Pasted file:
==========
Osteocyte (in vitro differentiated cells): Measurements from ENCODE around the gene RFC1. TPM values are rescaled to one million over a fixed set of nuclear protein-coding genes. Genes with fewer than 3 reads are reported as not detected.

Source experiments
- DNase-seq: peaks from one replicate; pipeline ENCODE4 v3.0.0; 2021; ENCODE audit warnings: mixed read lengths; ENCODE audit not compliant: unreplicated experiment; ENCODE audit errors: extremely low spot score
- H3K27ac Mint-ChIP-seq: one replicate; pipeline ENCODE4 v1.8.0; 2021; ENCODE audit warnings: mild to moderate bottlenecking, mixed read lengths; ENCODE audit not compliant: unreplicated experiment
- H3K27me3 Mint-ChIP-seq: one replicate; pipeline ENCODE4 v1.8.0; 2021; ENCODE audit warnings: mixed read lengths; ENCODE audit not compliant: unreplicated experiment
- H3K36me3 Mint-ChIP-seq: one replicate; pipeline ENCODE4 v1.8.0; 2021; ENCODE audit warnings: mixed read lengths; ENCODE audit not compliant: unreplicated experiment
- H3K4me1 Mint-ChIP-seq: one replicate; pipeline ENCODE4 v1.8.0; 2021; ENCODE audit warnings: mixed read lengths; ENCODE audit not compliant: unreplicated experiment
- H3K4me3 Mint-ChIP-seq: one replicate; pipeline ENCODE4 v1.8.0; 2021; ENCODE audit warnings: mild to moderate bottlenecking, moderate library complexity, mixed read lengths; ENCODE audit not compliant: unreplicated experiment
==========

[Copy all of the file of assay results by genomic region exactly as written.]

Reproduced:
Osteocyte (in vitro differentiated cells): Measurements from ENCODE around the gene RFC1. TPM values are rescaled to one million over a fixed set of nuclear protein-coding genes. Genes with fewer than 3 reads are reported as not detected.

Source experiments
- DNase-seq: peaks from one replicate; pipeline ENCODE4 v3.0.0; 2021; ENCODE audit warnings: mixed read lengths; ENCODE audit not compliant: unreplicated experiment; ENCODE audit errors: extremely low spot score
- H3K27ac Mint-ChIP-seq: one replicate; pipeline ENCODE4 v1.8.0; 2021; ENCODE audit warnings: mild to moderate bottlenecking, mixed read lengths; ENCODE audit not compliant: unreplicated experiment
- H3K27me3 Mint-ChIP-seq: one replicate; pipeline ENCODE4 v1.8.0; 2021; ENCODE audit warnings: mixed read lengths; ENCODE audit not compliant: unreplicated experiment
- H3K36me3 Mint-ChIP-seq: one replicate; pipeline ENCODE4 v1.8.0; 2021; ENCODE audit warnings: mixed read lengths; ENCODE audit not compliant: unreplicated experiment
- H3K4me1 Mint-ChIP-seq: one replicate; pipeline ENCODE4 v1.8.0; 2021; ENCODE audit warnings: mixed read lengths; ENCODE audit not compliant: unreplicated experiment
- H3K4me3 Mint-ChIP-seq: one replicate; pipeline ENCODE4 v1.8.0; 2021; ENCODE audit warnings: mild to moderate bottlenecking, moderate library complexity, mixed read lengths; ENCODE audit not compliant: unreplicated experiment